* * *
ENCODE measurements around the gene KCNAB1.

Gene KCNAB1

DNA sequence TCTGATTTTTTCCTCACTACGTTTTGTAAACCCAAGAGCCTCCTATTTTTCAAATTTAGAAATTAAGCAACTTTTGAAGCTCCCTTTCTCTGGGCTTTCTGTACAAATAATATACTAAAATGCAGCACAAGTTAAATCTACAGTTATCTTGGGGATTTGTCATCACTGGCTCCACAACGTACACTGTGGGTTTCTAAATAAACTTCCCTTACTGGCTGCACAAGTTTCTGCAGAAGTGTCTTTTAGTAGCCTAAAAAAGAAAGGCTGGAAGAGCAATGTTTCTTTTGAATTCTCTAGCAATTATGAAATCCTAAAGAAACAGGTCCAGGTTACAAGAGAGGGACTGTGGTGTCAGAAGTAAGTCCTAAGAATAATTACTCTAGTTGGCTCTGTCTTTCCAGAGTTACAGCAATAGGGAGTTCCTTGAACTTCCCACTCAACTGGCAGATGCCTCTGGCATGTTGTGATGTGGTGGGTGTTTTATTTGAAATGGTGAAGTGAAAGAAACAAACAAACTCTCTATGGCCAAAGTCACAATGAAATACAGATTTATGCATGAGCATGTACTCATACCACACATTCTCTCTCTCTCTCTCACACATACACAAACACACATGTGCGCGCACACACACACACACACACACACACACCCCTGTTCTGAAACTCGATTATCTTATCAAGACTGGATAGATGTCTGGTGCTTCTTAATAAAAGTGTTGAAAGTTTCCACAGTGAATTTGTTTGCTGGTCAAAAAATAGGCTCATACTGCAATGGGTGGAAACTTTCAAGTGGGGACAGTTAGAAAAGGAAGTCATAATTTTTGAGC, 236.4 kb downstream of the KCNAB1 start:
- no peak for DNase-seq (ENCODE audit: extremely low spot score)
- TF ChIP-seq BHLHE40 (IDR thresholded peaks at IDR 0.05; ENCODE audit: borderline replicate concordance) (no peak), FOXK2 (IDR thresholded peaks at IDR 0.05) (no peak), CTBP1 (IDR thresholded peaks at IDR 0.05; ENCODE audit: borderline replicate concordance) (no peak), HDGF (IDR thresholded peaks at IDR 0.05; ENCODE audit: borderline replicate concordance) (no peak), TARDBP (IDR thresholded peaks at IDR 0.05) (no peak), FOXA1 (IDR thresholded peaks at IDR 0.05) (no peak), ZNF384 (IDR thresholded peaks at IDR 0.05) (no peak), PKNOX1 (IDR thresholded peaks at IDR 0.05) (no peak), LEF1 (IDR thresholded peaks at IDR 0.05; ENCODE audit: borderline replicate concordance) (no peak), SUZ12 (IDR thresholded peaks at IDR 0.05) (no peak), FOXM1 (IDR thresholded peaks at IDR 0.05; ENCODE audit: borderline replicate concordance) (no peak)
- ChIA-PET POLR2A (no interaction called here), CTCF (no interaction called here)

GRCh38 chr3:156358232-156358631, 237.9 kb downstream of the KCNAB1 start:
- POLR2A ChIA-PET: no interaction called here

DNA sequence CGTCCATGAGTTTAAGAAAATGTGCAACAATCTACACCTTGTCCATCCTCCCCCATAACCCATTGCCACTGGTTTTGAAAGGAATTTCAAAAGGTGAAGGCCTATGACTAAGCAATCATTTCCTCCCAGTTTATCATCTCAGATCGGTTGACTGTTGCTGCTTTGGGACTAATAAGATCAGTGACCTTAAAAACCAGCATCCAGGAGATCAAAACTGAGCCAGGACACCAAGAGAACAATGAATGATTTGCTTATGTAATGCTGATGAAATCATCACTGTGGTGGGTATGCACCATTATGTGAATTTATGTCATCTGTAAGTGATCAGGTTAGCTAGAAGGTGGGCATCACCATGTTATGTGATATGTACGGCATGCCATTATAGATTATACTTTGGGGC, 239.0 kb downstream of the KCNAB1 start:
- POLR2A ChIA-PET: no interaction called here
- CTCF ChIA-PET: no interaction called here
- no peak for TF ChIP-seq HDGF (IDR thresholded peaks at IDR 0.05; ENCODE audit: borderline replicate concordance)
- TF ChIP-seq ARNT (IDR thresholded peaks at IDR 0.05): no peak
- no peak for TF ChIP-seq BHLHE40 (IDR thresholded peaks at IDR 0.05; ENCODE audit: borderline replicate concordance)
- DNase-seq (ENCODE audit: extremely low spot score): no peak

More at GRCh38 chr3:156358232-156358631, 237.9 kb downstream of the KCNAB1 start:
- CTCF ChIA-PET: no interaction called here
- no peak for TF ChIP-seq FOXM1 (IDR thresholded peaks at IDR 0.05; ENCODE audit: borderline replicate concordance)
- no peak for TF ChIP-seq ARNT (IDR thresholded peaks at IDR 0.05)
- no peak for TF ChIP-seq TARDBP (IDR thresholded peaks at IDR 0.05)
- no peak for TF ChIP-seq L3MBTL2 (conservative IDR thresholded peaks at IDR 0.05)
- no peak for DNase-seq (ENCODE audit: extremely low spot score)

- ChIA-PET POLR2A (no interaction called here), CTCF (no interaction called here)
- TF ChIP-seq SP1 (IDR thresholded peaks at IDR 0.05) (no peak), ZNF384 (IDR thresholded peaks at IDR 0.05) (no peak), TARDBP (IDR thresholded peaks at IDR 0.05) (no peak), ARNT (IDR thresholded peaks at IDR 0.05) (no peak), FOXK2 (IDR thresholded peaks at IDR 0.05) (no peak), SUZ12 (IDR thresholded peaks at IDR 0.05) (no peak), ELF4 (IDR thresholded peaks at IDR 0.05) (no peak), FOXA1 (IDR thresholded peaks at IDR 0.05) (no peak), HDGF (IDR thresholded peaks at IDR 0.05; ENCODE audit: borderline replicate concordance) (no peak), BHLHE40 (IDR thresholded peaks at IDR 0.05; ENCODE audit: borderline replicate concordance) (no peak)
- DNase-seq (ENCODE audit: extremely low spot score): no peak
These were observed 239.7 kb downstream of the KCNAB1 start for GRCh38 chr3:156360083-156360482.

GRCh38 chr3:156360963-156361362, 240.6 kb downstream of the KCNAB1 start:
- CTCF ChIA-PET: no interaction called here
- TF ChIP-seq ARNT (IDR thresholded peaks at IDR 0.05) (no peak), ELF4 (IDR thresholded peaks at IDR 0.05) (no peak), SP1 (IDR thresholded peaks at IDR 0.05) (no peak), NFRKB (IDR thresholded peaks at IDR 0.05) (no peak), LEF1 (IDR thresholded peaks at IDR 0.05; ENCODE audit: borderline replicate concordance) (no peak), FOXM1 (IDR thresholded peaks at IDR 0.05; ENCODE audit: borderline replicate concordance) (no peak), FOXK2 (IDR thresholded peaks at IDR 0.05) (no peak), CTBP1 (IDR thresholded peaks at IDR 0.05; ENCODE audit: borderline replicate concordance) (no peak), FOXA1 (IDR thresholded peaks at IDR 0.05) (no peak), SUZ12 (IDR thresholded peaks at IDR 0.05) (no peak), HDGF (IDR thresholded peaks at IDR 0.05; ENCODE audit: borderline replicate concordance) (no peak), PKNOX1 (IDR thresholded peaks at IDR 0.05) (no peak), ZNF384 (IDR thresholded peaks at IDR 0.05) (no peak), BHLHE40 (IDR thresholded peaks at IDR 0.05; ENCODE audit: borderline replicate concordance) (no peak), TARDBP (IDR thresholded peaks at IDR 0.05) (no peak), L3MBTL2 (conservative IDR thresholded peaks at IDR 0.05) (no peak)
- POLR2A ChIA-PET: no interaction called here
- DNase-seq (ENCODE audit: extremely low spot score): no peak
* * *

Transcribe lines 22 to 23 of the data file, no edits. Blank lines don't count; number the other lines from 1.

- no peak for DNase-seq (ENCODE audit: extremely low spot score)

- ChIA-PET POLR2A (no interaction called here), CTCF (no interaction called here)